My premières aren’t much better this year. Actually, they’re still the shittiest part of this job. One of them continued to ask me to give him credit even after I had gone into my next class. I was halfway through erasing the blackboard, so I took the eraser and rubbed it on his scalp and forehead, leaving him chalk-y and (by Cameroon standards) deplorably filthy. He’d followed me into my 4e class so they all burst out laughing at him, which also helped. It’s a line I never would have crossed last year, almost physical discipline, a sign of fury so great that I could feel myself shaking. Although, I guess it could also be mercury poisoning. Ha ha.

Anyhow, I went to their class later and told them I was annulling ALL of the credit for that hour because I’d been so fucking infuriated by their piss-poor conduct. Every time I get into a rant like this, I suddenly feel everyone paying attention and realize that I don’t have a really solid-sounding rant to recite for them. Should have prepped better. How do you say piss-poor in French? I’ll have to ask Claude.

In the cahier de texte, the log where I write what I cover in each lesson, I wrote "BARRÉ avec CHOLÈRE", "CROSSED OUT with ANGER". I also bitched at some of the administration about what a shit class it was and one of the surveillants apparently went in there and told them that if they pissed me off again, and I so much as indicated the student who was being a brat, they’d exclude him directly. Nice to have reinforcements. I don’t know why it’s the literary series première that’s such a pain in the ass, but the séconde of the same subject is also shaping up to be delinquent. M. Teukeu exhorts me to really gronde them (my dictionary says "to scold" but I think gronder sounds a bit harsher than that) when they get out of line. Pick one who’s being a pain and turn him over to a surveillant, tell them that he needs to have a good punishment. If there’s no surveillant, think of something severe for him to do and WATCH him, oversee him doing it. You know how students are with a new teacher, he said. They’re testing you, he said, and until you come down on them they are going to think they have free rein. Well, it’s true that the salle d’informatique could use to be cleaned more often..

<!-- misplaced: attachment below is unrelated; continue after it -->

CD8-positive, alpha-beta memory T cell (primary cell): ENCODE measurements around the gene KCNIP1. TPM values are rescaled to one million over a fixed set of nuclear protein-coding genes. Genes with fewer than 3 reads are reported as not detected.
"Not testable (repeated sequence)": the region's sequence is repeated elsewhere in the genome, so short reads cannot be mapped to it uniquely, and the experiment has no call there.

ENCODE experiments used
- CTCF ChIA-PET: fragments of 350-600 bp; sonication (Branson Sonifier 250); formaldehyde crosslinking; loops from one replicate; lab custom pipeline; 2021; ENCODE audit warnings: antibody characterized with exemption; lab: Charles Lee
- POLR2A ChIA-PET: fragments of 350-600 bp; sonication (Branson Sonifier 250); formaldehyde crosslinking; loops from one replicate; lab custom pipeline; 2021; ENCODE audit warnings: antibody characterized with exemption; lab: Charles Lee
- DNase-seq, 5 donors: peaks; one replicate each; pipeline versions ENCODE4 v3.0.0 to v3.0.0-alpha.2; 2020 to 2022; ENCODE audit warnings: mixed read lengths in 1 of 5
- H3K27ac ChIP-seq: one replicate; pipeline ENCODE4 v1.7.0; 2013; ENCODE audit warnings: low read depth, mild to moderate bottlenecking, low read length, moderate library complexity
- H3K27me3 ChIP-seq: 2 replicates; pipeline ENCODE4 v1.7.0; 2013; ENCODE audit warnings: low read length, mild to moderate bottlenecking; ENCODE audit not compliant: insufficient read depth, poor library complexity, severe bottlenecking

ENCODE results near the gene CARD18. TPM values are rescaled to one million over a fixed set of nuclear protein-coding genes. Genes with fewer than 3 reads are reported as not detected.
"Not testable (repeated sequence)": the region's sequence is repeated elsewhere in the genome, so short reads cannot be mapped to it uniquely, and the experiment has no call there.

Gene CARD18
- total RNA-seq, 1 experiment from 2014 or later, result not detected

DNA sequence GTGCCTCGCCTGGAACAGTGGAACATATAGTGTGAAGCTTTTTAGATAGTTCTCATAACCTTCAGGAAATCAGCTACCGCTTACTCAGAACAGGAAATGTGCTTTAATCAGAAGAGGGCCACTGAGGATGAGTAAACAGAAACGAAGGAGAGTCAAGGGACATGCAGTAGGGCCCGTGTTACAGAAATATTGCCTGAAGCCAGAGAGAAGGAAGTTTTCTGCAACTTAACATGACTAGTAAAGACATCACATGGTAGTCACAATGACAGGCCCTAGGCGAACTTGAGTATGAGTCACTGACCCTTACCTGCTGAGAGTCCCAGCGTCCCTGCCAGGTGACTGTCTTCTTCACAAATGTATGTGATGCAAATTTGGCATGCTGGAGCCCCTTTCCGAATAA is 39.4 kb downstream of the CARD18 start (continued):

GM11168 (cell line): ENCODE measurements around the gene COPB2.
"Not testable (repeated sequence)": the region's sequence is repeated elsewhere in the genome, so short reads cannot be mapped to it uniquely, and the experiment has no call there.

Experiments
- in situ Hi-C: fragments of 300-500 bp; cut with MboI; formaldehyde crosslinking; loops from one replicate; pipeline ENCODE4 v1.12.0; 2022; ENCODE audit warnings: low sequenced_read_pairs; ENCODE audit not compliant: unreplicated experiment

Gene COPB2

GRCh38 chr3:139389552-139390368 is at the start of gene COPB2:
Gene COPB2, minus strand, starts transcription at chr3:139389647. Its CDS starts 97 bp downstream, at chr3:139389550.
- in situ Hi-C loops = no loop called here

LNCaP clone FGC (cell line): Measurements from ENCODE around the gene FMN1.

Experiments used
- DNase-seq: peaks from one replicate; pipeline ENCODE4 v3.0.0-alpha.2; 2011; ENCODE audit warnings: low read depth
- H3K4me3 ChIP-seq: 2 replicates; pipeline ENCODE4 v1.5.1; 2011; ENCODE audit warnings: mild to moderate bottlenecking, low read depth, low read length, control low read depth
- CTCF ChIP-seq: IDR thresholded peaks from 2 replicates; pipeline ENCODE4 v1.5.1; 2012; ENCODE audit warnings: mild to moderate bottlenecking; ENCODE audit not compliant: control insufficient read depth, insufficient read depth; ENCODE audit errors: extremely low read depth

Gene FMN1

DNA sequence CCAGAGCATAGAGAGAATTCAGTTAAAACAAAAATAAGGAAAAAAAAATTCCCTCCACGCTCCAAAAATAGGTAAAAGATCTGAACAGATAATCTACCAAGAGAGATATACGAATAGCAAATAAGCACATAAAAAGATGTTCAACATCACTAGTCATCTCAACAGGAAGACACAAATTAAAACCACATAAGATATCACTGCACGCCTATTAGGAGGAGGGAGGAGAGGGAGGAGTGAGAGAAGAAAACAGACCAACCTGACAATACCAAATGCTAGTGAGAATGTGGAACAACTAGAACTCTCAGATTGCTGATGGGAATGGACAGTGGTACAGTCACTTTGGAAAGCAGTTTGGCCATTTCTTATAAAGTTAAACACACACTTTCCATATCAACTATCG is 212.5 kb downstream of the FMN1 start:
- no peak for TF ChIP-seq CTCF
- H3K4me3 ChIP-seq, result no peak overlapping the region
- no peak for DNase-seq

Figured something out today that I’d been seeing for a while. A monitor was turning on but not displaying anything from the computer. Unplugging the VGA showed a normal "No signal — check connection" message, but plugging it in showed nothing. Turns out some kid had turned the contrast all the way down to zero using the front-panel buttons, rendering the image utter blackness. Something to be aware of when you’re like "Why did this monitor suddenly stop receiving video?" I need to dump this sort of thing in the Volunteer Wiki..

46 weeks left to my service. Not that I’m counting or anything.